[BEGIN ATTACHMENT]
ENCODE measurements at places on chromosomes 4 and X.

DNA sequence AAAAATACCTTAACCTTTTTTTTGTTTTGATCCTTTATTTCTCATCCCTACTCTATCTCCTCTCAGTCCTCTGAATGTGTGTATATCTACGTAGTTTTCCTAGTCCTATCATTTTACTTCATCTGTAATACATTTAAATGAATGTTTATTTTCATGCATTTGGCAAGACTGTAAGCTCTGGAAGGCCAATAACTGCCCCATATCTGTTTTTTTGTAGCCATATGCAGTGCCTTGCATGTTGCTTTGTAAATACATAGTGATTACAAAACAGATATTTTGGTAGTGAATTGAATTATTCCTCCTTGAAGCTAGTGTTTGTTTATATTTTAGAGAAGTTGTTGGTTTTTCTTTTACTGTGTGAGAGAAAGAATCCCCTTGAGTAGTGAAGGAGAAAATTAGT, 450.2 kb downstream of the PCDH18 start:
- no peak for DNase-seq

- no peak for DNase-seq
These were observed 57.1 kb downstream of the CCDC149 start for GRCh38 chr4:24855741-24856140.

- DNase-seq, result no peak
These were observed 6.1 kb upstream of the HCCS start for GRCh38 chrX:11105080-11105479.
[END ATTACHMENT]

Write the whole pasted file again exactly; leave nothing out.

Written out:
ENCODE measurements at places on chromosomes 4 and X.

DNA sequence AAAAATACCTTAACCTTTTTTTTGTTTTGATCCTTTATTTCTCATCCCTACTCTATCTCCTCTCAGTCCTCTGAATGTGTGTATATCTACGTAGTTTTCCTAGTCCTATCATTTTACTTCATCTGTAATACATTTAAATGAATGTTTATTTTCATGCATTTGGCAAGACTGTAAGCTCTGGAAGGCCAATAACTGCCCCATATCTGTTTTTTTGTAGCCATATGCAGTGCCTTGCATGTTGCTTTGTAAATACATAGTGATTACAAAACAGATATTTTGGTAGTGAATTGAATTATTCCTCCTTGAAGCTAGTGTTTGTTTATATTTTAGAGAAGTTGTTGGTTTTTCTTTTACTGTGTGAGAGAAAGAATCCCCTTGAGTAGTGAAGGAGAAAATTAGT, 450.2 kb downstream of the PCDH18 start:
- no peak for DNase-seq

- no peak for DNase-seq
These were observed 57.1 kb downstream of the CCDC149 start for GRCh38 chr4:24855741-24856140.

- DNase-seq, result no peak
These were observed 6.1 kb upstream of the HCCS start for GRCh38 chrX:11105080-11105479.